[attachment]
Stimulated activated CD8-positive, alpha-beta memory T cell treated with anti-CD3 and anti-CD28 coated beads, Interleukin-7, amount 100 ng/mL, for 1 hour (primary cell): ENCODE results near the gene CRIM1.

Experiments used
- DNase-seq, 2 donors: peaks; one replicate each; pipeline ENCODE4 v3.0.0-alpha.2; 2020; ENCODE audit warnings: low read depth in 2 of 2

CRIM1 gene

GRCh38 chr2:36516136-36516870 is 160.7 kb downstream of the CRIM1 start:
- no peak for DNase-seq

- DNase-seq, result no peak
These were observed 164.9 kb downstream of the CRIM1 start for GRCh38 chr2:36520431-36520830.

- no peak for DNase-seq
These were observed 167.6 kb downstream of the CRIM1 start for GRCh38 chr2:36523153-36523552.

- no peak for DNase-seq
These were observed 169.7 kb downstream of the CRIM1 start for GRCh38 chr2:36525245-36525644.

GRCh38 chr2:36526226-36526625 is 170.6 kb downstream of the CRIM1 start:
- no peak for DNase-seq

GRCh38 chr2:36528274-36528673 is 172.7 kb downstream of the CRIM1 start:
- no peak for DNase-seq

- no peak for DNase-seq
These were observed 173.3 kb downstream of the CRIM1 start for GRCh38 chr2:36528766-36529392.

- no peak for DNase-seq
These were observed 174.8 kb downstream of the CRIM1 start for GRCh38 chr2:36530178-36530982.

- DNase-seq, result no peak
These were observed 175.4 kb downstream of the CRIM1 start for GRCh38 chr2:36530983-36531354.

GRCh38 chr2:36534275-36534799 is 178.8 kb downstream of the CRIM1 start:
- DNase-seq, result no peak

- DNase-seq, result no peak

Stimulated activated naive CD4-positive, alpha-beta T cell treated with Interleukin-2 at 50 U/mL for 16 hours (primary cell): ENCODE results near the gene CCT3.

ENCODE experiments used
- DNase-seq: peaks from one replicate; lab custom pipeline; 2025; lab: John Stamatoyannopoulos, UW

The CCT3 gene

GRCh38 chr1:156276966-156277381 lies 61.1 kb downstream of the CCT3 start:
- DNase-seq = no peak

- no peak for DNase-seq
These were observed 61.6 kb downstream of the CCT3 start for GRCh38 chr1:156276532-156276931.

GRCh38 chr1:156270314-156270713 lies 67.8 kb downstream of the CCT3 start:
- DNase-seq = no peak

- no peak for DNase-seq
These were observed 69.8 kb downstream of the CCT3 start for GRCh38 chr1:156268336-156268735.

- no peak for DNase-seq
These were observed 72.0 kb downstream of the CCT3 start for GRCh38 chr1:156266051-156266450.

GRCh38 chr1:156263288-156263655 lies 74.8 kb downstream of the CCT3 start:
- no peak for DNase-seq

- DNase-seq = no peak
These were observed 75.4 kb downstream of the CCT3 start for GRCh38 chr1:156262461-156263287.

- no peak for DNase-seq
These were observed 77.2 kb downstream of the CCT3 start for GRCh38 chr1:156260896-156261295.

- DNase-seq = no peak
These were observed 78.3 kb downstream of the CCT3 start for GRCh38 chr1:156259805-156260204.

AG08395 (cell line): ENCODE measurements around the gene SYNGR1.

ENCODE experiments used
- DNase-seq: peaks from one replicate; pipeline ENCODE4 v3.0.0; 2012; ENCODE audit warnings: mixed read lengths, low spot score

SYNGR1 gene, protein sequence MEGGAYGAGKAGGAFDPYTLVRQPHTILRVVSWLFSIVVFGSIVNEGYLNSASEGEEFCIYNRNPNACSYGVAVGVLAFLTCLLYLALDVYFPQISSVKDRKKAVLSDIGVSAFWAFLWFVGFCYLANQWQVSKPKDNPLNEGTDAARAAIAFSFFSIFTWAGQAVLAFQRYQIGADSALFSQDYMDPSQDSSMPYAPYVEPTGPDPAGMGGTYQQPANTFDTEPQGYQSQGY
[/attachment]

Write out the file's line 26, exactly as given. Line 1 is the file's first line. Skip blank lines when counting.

Stimulated activated naive CD4-positive, alpha-beta T cell treated with Interleukin-2 at 50 U/mL for 16 hours (primary cell): ENCODE results near the gene CCT3.